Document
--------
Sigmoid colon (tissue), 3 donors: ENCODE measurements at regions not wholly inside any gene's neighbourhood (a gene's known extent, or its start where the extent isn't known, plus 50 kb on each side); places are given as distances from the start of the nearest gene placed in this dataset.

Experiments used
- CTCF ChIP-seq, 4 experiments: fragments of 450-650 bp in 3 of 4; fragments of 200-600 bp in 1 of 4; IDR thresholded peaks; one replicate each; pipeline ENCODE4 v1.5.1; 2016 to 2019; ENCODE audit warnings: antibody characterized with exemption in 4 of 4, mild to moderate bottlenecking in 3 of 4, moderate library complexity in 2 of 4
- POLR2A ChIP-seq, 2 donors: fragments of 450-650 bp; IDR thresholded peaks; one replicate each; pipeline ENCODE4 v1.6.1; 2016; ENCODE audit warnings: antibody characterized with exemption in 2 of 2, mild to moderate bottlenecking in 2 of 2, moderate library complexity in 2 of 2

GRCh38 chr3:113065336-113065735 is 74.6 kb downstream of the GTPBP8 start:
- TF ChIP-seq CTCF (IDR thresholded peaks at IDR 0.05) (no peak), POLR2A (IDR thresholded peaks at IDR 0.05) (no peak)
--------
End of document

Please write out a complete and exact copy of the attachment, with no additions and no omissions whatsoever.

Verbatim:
Sigmoid colon (tissue), 3 donors: ENCODE measurements at regions not wholly inside any gene's neighbourhood (a gene's known extent, or its start where the extent isn't known, plus 50 kb on each side); places are given as distances from the start of the nearest gene placed in this dataset.

Experiments used
- CTCF ChIP-seq, 4 experiments: fragments of 450-650 bp in 3 of 4; fragments of 200-600 bp in 1 of 4; IDR thresholded peaks; one replicate each; pipeline ENCODE4 v1.5.1; 2016 to 2019; ENCODE audit warnings: antibody characterized with exemption in 4 of 4, mild to moderate bottlenecking in 3 of 4, moderate library complexity in 2 of 4
- POLR2A ChIP-seq, 2 donors: fragments of 450-650 bp; IDR thresholded peaks; one replicate each; pipeline ENCODE4 v1.6.1; 2016; ENCODE audit warnings: antibody characterized with exemption in 2 of 2, mild to moderate bottlenecking in 2 of 2, moderate library complexity in 2 of 2

GRCh38 chr3:113065336-113065735 is 74.6 kb downstream of the GTPBP8 start:
- TF ChIP-seq CTCF (IDR thresholded peaks at IDR 0.05) (no peak), POLR2A (IDR thresholded peaks at IDR 0.05) (no peak)